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Five years later the Nabokov family were living in exile in Berlin. Nabokov's father was running the exile Russian-language newspaper Rul' (The Rudder), which propagated moderate views, condemning both the excesses of the Russian revolutionaries and the extreme right-wing views of the exiled tsarists. On March 28, 1922, Nabokov's father appeared at a public meeting alongside Paul Miliukov, a leader of the moderate faction. Nabokov, now twenty-two, had no interest in such meetings and did not attend. He and his brother Sergey were on holiday from Cambridge University in England, where their fees were being paid by the pearls his mother had managed to smuggle out of Russia when they had fled the revolution.
That March day in 1922 Berlin, the young Vladimir Nabokov recorded in his diary: "I returned home about 9 pm, after a heavenly day. After dinner I sat in the chair by the divan and opened a little volume of Blok. Mother, half-lying, was setting the cards out for patience.... I was reading aloud those tender poems about Italy, about damp, resonant Venice, about Florence, like a smoky iris." The phone rang in the hall, and he went out to answer it, "annoyed that my reading was interrupted."
As a consequence of this phone call, Nabokov learned that the meeting attended by his father had broken up amidst sensational circumstances. An assassin had leapt onto the stage with the intenton of shooting Miliukov. Nabokov's father had realized what was happening and had struggled with the assassin. A second assassin, the fanatical tsarist Sergey Taboritsky, had then shot Nabokov's father, apparently mistaking him for Miliukov. The assassination attempt had failed, but Nabokov's father was dead.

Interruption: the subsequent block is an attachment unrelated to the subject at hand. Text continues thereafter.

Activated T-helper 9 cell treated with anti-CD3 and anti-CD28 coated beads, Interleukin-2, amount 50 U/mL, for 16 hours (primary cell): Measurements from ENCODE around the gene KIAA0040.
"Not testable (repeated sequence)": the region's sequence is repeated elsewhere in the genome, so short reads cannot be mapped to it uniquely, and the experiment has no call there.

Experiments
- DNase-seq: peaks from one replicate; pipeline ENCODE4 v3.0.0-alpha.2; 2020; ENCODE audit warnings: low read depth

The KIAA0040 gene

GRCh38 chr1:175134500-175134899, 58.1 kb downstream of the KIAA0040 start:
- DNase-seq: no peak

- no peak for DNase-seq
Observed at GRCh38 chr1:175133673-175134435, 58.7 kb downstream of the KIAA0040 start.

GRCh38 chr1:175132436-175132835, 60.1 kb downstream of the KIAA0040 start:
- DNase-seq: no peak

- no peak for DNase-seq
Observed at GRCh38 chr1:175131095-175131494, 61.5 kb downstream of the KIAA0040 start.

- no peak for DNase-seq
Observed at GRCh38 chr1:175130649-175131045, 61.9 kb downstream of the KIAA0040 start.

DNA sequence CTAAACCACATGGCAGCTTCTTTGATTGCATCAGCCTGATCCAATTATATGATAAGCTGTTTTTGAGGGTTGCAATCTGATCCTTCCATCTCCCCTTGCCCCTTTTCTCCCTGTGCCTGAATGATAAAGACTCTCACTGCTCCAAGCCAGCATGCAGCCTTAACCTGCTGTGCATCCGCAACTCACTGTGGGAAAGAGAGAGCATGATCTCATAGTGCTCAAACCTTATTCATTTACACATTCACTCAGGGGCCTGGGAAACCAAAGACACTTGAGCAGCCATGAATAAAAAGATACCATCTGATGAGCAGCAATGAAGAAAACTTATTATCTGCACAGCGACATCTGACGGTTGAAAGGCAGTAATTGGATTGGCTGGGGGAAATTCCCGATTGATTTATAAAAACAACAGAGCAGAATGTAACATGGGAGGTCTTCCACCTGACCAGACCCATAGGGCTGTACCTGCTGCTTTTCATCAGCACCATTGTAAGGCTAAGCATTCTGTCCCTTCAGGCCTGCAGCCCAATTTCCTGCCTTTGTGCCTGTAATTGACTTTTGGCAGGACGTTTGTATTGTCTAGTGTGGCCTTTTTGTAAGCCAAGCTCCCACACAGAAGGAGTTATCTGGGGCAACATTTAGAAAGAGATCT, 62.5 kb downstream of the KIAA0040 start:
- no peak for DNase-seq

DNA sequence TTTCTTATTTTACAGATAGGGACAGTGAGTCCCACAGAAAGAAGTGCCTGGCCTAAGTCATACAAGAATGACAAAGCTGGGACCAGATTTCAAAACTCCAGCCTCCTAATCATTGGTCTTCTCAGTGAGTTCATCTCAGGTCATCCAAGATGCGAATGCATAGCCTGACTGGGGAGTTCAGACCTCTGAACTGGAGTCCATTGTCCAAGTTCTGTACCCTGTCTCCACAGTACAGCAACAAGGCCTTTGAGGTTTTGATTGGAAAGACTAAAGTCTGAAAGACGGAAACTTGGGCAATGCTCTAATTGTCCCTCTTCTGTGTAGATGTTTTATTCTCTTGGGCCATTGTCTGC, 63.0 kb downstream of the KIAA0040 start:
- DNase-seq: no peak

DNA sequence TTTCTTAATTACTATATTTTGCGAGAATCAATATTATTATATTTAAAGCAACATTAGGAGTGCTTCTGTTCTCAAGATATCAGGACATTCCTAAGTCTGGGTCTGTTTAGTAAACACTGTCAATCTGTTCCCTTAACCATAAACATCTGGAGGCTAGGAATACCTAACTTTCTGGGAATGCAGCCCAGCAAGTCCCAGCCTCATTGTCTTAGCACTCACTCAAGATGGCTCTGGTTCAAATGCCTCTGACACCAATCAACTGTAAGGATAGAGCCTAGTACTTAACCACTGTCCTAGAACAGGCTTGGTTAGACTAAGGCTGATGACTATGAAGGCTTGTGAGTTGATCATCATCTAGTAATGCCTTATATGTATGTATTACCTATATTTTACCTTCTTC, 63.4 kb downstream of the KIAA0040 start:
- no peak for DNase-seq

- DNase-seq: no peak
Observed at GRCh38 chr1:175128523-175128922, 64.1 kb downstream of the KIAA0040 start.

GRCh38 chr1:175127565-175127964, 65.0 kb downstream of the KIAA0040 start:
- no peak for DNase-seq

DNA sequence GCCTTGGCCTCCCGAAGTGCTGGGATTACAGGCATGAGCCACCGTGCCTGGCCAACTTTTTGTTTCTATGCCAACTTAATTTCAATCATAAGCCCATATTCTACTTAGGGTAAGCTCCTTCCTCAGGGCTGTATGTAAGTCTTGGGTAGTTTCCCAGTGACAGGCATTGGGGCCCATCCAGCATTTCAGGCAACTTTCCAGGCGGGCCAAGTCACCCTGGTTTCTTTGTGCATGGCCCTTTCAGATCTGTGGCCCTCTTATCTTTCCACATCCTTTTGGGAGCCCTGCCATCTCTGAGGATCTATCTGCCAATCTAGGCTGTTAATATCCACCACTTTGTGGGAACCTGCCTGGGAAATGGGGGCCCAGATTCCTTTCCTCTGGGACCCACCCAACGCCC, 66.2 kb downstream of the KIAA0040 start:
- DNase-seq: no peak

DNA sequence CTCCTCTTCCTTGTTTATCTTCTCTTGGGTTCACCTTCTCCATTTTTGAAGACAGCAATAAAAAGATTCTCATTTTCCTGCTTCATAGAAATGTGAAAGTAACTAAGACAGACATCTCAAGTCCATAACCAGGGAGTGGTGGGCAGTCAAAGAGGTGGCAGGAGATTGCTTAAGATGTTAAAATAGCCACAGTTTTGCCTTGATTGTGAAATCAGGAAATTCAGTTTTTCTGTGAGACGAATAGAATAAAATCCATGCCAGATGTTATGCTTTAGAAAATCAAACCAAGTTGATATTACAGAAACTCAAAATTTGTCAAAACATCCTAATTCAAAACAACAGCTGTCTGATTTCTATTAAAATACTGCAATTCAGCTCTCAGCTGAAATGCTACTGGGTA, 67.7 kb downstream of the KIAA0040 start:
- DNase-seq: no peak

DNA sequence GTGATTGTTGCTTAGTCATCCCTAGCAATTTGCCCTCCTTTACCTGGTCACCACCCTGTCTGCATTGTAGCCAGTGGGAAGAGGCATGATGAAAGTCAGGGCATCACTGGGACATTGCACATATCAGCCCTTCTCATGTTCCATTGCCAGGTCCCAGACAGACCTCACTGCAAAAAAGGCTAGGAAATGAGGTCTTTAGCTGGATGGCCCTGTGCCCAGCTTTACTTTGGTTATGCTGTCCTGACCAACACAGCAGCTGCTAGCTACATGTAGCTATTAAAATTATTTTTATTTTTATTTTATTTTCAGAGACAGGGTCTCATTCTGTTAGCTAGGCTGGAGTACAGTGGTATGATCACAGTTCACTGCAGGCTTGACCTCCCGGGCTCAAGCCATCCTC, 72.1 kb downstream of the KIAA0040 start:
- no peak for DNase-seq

Nabokov was devastated. He had idolized his father and had been very close to him, despite their differing interests. First the Nabokovs had been forced into exile, now the family was dispersed. Nabokov's mother and sisters went to live in Prague, his brother Sergey went to Paris. After graduating from Cambridge, Nabokov himself returned to live in Berlin, where he eked out an existence writing novels and short stories in Russian. In 1936 his father's assassin Sergey Taboritsky was appointed by the Nazis to a post overseeing the Russian emigre community in Berlin, and Nabokov fled to Paris with his half-Jewish wife and their two-year-old son. When his mother became fatally ill 1938, he was unable to afford the fare to see her. Two years later, as the Nazis overran France, Nabokov managed to obtain a berth to America for himself and his family on the last passenger liner to leave France. His brother Sergey, who had been out of Paris at the time and was left behind, would eventually die in a concentration camp. At the age of forty-one Nabokov arrived in America virtually penniless, an unknown writer with a family to support. Amongst his luggage was the manuscript of a failed novella called Volshebnik (The Enchanter), which featured a middle-aged man with a passion for a twelve-year-old girl who would eventually be given the name Lolita.
Excerpted from Nabokov IN 90 MINUTES by Paul Strathern Copyright © 2005 by Paul Strathern.
Excerpted by permission.
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|Nabokov's Life and Works||9|
|Nabokov's Chief Works in English Translation||107|
|Chronology of Nabokov's Life and Times||109|